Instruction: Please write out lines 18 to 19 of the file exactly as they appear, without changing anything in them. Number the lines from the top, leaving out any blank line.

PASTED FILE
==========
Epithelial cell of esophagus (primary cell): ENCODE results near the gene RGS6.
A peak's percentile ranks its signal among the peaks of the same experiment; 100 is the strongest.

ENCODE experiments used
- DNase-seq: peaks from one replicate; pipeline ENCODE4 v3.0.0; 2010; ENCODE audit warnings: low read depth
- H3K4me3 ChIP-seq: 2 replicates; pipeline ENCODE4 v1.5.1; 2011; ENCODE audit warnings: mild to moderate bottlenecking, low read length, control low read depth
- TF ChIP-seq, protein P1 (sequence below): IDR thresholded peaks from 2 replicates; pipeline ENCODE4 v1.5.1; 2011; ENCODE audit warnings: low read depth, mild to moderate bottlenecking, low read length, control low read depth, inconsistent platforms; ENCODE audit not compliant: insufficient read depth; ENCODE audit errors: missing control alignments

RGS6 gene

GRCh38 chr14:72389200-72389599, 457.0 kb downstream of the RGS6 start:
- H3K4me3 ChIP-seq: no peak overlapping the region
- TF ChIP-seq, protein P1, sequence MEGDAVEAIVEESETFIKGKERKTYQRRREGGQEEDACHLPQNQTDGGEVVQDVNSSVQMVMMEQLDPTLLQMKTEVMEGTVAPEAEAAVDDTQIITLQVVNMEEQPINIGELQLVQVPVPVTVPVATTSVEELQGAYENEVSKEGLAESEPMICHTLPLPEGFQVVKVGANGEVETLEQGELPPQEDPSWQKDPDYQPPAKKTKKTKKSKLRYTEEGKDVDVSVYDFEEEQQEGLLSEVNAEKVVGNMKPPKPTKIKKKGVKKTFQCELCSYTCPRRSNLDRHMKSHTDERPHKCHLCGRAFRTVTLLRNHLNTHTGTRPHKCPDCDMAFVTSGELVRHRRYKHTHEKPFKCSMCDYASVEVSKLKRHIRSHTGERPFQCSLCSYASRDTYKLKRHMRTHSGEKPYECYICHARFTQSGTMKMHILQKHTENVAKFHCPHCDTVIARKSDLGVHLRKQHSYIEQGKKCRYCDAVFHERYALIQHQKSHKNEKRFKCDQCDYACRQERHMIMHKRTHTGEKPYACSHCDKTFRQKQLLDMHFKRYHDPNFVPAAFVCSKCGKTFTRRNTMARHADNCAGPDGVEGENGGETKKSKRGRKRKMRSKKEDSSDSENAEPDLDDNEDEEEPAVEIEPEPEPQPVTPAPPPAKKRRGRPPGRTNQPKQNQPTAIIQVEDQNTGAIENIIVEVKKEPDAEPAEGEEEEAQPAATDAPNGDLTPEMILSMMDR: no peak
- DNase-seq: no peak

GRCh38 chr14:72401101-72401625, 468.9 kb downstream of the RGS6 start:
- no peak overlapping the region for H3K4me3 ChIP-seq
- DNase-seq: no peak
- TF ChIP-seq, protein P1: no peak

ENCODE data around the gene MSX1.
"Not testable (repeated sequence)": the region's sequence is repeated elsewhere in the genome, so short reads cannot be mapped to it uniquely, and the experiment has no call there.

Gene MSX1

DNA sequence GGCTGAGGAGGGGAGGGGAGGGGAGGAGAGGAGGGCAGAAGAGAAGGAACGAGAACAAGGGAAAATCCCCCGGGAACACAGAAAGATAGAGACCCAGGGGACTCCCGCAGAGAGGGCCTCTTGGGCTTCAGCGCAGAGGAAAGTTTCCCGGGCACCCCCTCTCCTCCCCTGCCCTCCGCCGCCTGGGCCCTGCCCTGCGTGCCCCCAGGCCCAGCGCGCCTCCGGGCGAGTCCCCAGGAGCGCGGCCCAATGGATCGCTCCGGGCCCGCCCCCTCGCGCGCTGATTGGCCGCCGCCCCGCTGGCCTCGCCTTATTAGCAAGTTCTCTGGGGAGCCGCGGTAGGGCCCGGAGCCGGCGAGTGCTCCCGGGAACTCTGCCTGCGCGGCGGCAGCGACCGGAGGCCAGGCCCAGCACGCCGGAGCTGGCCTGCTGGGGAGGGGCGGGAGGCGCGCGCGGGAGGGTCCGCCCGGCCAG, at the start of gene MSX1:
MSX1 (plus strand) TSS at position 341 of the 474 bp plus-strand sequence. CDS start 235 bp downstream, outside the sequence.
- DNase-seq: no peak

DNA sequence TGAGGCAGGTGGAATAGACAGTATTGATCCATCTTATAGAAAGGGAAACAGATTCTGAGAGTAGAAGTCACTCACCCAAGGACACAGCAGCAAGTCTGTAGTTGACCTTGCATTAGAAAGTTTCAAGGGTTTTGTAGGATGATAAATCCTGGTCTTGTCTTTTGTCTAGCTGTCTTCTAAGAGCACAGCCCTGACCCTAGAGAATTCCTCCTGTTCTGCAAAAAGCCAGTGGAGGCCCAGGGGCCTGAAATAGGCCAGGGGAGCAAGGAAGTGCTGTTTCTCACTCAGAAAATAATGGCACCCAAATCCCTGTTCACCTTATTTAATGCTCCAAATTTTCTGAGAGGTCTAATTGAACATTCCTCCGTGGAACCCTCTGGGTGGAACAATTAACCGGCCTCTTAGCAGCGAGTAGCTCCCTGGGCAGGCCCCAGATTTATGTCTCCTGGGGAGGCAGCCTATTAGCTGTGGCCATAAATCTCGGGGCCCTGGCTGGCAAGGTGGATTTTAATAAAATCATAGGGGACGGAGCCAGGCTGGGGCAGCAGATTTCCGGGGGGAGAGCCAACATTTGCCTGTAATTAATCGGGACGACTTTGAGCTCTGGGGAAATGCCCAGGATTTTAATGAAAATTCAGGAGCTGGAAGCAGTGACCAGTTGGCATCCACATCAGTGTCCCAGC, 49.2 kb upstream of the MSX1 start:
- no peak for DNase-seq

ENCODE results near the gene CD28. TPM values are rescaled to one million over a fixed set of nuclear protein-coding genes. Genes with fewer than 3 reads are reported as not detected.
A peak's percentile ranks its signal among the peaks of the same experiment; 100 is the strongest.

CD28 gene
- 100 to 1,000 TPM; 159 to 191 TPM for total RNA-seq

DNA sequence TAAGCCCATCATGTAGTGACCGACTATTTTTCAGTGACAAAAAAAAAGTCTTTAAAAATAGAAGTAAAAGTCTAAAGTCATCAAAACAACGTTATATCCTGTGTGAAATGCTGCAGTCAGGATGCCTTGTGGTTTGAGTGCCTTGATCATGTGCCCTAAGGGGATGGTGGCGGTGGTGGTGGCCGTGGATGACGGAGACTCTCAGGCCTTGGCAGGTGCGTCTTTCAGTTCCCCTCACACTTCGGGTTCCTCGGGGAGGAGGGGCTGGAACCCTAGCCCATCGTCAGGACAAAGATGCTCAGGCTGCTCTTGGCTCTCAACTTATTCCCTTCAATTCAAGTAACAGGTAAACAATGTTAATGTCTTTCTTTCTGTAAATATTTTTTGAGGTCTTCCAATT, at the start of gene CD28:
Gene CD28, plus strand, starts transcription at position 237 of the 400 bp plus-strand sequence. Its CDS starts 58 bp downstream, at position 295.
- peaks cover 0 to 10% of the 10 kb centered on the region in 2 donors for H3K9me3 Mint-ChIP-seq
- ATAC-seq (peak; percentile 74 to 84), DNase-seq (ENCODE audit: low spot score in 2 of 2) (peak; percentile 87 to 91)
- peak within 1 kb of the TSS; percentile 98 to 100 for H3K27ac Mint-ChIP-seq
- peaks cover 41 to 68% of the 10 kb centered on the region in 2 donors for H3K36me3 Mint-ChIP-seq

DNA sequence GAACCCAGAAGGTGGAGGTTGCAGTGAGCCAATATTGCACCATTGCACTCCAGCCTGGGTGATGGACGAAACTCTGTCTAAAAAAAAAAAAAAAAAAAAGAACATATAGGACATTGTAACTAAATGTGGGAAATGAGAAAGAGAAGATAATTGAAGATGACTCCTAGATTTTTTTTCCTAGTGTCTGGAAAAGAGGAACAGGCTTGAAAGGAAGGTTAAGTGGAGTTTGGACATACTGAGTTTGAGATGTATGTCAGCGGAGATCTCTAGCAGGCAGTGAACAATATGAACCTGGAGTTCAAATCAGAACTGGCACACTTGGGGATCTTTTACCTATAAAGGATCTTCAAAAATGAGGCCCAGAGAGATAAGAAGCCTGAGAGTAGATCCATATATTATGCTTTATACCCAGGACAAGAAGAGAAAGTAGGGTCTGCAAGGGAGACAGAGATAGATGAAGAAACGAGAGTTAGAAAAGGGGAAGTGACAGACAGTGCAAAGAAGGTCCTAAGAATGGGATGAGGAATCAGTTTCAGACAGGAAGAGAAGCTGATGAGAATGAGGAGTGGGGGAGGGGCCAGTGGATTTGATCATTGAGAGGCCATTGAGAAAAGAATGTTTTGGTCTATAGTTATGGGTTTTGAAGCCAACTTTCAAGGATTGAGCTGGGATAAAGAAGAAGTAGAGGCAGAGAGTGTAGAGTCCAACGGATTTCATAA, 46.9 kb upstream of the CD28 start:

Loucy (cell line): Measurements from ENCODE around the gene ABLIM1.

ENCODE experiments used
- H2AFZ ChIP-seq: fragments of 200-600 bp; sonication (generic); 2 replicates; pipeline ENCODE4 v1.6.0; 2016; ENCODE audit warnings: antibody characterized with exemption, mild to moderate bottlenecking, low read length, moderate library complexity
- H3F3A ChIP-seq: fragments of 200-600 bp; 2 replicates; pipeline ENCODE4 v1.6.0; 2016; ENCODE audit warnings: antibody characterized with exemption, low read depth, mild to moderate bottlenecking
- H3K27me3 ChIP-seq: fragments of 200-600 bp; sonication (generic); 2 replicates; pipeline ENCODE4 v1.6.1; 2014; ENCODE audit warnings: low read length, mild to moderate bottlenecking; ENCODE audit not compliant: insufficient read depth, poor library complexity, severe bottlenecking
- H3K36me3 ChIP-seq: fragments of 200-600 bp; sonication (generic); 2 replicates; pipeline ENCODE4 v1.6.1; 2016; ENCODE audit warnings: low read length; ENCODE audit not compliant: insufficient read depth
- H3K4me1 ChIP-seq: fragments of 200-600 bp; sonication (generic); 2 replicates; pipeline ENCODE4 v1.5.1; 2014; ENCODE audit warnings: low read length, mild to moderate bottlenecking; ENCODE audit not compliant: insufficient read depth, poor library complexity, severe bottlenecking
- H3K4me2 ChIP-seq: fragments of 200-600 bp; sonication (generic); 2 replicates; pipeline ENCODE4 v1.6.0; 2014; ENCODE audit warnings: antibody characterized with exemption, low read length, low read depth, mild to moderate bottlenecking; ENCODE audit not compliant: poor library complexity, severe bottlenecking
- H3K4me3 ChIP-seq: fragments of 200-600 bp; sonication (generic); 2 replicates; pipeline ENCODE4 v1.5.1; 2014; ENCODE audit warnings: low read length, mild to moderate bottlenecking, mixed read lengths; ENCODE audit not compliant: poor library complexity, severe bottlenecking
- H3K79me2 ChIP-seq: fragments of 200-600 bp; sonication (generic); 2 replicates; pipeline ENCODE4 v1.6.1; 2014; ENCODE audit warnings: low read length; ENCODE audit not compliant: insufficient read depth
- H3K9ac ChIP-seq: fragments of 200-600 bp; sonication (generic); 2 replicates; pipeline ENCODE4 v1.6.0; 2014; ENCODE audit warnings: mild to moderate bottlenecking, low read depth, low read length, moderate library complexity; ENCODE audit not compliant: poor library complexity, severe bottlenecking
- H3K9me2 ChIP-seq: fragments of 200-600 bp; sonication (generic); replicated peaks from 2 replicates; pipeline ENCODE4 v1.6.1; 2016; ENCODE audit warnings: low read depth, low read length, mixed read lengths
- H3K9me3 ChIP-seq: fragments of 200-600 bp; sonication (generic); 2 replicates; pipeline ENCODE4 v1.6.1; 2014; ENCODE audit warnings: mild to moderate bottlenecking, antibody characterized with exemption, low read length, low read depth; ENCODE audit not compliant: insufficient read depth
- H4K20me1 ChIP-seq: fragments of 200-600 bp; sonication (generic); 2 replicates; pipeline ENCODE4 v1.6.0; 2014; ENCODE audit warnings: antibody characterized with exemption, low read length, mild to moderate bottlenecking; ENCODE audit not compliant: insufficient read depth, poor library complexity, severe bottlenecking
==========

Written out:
Gene MSX1

DNA sequence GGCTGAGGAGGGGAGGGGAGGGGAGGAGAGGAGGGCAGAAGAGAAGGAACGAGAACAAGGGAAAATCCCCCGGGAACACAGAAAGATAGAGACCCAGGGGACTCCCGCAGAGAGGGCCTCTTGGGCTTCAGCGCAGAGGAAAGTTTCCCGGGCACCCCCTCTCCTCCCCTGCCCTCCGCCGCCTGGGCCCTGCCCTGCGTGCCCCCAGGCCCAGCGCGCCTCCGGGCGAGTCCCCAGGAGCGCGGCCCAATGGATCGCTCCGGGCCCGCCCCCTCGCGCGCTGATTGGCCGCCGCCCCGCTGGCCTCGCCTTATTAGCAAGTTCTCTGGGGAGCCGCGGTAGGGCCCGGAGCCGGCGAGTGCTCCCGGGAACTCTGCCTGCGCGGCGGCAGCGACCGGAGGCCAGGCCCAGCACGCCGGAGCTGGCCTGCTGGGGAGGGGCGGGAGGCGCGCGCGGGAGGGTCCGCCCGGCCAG, at the start of gene MSX1: